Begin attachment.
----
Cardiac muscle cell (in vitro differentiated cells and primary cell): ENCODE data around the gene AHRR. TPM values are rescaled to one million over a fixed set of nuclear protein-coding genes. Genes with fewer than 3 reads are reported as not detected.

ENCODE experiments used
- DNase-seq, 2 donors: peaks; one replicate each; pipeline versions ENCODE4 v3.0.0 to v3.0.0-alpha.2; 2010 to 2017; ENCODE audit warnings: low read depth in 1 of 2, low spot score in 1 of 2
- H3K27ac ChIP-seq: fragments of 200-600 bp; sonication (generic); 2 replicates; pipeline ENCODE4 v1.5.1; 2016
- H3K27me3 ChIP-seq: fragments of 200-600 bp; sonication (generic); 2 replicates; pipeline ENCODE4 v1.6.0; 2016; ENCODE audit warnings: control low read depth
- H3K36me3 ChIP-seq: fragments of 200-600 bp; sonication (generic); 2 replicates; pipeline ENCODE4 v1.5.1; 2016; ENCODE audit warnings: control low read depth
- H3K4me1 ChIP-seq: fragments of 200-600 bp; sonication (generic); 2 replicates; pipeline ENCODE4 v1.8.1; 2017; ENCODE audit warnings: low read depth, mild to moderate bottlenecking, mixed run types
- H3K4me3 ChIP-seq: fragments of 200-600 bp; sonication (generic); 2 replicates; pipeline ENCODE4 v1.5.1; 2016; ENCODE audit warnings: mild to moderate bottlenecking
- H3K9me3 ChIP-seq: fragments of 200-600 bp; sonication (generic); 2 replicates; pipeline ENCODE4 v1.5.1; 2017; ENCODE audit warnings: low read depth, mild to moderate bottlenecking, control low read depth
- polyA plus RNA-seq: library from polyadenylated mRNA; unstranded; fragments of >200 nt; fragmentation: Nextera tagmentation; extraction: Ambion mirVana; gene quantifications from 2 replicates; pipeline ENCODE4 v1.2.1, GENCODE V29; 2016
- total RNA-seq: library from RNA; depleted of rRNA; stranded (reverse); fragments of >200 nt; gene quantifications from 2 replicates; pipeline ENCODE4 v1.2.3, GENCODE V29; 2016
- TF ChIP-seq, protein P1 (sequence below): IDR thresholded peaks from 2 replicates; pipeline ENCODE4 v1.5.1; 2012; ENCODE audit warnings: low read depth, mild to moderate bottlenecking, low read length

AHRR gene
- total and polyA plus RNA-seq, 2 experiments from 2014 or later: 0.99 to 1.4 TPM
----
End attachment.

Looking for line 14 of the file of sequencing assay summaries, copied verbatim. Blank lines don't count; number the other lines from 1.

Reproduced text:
- total and polyA plus RNA-seq, 2 experiments from 2014 or later: 0.99 to 1.4 TPM